Blaise Tapp: Our kids should have some understanding of politics

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It was always going to be a good summer with the Euros, closely followed by the Olympics to keep me away from the weeding and the pruning.

But, now that we have a General Election slap bang in the middle of it all, 2024 promises to be a vintage year for armchair sports and politics fans like me. What started off like any other rainy Wednesday, suddenly became filled with excitement once the rumours of a surprise early election began to surface. News nerds like me had heard it all before and been left bitterly disappointed when it had all previously come to nothing.

So when we heard that the nation's best known wearer of half mast trousers was preparing to make a statement outside Number 10 in a downpour, we knew it really was happening and I have been clicking my heels with joy ever since. It's safe to say, however, that my genuine excitement that we now have six weeks of election countdown has not been matched by those who I share a house with, although I am working on it.

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Trying to get a 14-year-old to take an interest in anything that isn't on TikTok is akin to trying to convince a Scouser that the Stones were better than the Beatles but I'm nothing if not a trier and she will watch at least one live television debate between now and July 4, even if I have to double her weekly allowance. Why bother? Politics, although mind numbingly tedious at times, is something that everyone, especially children, should have some understanding of. After all, the people who ultimately make the decisions that impact most aspects of their lives are where they are due to the mechanics of politics.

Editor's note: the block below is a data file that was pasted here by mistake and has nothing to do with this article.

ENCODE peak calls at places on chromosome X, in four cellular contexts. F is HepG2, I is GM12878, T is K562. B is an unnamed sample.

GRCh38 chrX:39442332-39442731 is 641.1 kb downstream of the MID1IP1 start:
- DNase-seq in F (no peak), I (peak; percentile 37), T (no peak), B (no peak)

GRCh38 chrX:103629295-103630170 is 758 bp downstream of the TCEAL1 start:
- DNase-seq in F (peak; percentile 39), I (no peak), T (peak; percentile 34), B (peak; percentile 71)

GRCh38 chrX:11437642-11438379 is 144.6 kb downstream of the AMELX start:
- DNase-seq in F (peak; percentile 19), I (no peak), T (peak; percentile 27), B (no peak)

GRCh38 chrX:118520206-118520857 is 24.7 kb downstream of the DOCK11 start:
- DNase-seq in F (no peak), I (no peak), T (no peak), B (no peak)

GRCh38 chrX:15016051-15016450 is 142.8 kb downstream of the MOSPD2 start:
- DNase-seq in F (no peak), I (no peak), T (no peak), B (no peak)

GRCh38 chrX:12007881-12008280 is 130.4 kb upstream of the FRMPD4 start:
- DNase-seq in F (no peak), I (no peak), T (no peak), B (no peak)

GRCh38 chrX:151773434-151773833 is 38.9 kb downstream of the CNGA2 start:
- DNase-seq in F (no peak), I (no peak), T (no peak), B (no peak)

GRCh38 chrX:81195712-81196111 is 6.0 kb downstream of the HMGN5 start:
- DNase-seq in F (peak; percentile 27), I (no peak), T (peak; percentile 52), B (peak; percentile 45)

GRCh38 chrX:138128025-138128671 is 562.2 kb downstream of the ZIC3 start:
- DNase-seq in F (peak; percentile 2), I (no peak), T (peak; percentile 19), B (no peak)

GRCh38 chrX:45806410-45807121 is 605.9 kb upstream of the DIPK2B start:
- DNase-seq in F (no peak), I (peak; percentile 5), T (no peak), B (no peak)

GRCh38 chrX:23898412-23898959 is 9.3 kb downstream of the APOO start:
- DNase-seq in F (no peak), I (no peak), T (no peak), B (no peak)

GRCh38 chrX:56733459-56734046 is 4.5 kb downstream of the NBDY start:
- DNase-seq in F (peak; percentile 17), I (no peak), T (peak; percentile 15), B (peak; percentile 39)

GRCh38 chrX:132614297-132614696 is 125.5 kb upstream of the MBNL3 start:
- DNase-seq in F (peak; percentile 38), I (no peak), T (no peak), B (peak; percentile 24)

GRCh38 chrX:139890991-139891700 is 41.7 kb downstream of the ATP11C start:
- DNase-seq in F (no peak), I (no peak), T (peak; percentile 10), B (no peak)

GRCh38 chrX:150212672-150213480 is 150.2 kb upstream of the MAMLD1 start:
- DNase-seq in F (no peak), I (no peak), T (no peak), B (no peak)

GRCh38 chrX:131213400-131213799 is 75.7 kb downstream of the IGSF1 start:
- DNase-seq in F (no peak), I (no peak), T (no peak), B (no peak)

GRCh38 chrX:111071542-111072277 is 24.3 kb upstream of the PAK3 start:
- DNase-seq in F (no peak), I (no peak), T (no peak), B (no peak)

We need to get our children off Tik Tok and taking an interest in who runs the country. Photo: AdobeWe need to get our children off Tik Tok and taking an interest in who runs the country. Photo: Adobe
We need to get our children off Tik Tok and taking an interest in who runs the country. Photo: Adobe

It's therefore thoroughly depressing to hear people - grown, bill paying adults - proudly express how they have no interest in politics or elections. I heard a woman on the wireless, just minutes after the PM fired his starting gun, brag 'I've never voted and I never will' but I imagine she will moan about having less money in her pocket than she once did or about the potholes at the end of her road. Democracy must work for everyone, even the disengaged, but we need to teach our kids that those who seek to run our country need to know that we are watching them, rather than being distracted by singing cats on the internet.

I will most certainly be watching for the next month and a half - I suspect the state of my lawn on July 5th will be evidence of that.